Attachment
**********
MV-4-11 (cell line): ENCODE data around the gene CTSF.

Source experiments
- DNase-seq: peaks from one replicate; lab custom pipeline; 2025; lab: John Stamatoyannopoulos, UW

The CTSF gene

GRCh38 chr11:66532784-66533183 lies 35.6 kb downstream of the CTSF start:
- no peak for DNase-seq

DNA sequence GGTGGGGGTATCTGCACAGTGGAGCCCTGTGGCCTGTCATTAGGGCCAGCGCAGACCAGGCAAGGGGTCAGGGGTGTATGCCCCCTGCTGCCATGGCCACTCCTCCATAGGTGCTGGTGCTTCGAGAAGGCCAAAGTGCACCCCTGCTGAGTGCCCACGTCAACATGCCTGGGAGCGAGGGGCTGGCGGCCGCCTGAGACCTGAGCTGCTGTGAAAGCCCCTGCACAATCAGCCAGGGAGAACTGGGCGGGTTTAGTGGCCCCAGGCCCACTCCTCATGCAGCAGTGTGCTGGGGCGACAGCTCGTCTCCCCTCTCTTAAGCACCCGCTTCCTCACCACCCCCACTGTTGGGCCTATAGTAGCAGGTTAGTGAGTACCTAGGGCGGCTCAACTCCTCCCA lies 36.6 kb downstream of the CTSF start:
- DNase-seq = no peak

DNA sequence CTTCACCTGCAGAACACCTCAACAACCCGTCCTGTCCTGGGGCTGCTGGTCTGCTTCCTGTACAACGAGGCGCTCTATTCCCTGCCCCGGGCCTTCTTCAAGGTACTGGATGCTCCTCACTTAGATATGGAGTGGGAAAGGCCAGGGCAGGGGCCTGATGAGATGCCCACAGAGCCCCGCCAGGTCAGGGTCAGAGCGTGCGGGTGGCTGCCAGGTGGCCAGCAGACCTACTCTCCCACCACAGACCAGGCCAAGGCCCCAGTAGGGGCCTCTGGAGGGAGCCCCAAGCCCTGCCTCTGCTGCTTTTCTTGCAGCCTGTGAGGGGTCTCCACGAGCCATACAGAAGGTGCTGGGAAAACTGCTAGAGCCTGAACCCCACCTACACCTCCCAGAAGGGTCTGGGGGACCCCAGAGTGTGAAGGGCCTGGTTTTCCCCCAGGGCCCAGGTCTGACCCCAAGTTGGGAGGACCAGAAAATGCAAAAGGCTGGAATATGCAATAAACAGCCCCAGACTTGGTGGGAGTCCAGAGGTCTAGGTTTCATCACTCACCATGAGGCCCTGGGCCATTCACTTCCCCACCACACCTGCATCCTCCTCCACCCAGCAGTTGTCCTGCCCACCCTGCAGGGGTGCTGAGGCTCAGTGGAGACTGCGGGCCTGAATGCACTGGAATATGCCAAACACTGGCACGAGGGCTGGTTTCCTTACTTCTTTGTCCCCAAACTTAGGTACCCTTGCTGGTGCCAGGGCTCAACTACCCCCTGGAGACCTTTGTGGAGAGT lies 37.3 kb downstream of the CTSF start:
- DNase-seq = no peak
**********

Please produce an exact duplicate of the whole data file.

MV-4-11 (cell line): ENCODE data around the gene CTSF.

Source experiments
- DNase-seq: peaks from one replicate; lab custom pipeline; 2025; lab: John Stamatoyannopoulos, UW

The CTSF gene

GRCh38 chr11:66532784-66533183 lies 35.6 kb downstream of the CTSF start:
- no peak for DNase-seq

DNA sequence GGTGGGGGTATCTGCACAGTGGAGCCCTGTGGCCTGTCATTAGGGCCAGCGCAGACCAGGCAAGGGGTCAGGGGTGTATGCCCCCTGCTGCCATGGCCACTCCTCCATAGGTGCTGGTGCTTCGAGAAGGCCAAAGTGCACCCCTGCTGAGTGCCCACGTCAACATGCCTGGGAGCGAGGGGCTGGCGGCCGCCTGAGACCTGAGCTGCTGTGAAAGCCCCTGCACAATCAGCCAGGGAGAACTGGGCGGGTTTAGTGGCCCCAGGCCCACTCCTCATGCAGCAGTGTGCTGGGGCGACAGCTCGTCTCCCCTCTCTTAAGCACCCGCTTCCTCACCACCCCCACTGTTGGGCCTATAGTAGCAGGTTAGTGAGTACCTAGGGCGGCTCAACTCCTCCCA lies 36.6 kb downstream of the CTSF start:
- DNase-seq = no peak

DNA sequence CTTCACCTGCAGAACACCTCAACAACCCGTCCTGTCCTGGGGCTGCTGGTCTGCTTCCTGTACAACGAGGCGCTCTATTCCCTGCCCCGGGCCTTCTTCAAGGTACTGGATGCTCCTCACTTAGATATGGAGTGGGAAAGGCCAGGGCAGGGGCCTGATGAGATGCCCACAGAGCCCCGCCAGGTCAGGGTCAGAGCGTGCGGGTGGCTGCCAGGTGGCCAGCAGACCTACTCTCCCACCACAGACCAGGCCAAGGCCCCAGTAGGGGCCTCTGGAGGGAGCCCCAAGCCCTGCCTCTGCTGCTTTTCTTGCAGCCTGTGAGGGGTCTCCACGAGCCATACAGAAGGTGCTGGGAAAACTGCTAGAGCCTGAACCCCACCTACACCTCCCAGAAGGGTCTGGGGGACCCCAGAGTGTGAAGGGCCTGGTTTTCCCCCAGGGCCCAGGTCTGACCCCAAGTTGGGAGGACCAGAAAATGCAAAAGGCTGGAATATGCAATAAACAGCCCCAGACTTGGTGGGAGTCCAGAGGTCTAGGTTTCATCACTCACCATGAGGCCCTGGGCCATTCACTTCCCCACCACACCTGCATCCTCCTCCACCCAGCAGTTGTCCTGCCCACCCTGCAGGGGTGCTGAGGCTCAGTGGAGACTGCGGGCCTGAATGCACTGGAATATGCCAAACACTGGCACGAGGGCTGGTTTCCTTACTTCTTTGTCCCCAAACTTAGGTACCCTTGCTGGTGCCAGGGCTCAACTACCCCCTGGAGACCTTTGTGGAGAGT lies 37.3 kb downstream of the CTSF start:
- DNase-seq = no peak